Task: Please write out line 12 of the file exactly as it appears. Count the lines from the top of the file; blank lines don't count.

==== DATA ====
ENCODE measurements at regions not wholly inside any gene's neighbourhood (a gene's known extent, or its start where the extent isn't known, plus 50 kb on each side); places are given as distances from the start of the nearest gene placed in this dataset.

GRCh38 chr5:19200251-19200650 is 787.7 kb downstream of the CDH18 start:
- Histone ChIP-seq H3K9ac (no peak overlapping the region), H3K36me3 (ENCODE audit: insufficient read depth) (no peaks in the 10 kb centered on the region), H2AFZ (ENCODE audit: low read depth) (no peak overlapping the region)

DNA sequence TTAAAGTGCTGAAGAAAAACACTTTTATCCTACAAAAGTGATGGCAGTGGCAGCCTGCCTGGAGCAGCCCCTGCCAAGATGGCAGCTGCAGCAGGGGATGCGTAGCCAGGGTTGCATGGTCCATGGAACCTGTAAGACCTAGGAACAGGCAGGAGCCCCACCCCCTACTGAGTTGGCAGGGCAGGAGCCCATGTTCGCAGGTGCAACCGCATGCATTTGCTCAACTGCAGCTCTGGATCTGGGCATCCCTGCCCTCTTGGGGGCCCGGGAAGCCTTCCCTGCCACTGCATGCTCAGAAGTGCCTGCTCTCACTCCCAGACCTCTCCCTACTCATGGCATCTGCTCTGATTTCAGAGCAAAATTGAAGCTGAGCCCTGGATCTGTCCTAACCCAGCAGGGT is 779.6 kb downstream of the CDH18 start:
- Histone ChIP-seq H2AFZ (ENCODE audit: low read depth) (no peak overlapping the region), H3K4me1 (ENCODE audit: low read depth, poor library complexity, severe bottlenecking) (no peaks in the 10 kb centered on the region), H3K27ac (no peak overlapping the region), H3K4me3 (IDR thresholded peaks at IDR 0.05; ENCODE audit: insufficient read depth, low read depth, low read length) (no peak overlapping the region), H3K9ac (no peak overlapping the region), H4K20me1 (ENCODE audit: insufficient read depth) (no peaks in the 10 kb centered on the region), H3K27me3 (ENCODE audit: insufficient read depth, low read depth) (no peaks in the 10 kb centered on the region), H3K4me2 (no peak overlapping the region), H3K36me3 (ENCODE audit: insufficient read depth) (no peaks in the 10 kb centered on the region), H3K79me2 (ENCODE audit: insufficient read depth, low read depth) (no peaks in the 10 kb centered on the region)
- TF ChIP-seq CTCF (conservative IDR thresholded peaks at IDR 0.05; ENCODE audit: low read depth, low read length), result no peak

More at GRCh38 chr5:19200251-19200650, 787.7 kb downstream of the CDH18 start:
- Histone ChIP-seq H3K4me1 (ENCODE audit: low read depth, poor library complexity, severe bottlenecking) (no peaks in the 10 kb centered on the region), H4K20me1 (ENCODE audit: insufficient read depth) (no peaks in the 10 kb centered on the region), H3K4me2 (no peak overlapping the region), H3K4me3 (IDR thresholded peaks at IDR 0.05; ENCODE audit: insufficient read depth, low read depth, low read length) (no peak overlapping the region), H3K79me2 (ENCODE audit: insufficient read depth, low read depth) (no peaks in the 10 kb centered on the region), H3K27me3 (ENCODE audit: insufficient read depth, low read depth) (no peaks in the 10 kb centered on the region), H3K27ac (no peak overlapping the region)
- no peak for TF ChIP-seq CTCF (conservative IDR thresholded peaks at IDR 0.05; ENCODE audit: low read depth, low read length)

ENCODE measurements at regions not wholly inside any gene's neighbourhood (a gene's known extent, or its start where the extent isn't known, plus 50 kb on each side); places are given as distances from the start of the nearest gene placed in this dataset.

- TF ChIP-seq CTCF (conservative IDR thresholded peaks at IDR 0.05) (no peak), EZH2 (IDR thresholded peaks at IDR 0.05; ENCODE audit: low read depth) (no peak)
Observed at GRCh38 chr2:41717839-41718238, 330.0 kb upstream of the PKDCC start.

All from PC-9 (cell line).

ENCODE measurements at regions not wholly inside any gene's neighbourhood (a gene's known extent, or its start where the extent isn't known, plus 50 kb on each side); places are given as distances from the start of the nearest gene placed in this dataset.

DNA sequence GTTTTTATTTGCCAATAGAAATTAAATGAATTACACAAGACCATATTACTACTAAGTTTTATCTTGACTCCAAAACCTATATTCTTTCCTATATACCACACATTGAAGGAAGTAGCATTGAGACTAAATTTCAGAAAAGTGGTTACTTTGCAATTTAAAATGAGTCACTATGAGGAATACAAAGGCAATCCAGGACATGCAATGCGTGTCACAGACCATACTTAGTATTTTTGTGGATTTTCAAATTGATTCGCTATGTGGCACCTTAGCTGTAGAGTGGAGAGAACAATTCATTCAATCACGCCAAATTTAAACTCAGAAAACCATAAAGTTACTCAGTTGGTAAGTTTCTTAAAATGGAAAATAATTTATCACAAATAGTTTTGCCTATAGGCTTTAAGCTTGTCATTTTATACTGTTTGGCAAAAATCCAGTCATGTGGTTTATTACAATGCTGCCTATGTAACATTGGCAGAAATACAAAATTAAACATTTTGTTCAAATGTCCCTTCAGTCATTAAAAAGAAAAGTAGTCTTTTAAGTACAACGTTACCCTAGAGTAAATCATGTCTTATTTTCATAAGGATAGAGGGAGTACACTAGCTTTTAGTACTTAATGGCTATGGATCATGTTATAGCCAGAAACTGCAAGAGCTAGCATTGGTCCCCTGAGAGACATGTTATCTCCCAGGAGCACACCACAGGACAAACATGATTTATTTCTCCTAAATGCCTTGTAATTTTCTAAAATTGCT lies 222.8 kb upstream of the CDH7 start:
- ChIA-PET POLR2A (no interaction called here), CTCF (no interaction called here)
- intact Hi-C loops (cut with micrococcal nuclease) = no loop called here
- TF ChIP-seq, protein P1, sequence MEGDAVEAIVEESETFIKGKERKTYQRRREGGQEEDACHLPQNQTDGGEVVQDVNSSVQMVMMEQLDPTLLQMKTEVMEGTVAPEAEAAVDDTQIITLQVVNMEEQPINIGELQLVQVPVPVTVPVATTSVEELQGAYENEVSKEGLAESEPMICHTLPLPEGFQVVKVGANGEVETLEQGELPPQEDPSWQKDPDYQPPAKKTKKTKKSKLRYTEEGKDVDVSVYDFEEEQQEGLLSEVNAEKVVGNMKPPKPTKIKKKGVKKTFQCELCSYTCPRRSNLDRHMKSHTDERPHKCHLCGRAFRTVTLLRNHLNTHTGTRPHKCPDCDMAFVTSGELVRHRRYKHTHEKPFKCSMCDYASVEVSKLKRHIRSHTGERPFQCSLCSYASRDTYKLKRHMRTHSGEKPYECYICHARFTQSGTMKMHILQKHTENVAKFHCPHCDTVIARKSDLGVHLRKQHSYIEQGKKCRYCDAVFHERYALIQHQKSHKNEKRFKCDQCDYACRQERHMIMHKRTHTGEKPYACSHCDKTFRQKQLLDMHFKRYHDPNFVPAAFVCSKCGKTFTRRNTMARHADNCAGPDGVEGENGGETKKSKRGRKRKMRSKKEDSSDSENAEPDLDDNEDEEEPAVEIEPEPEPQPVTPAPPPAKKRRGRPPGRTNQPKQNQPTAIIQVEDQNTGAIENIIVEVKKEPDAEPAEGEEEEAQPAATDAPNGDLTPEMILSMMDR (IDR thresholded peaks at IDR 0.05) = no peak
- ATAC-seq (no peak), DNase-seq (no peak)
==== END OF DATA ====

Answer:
Observed at GRCh38 chr2:41717839-41718238, 330.0 kb upstream of the PKDCC start.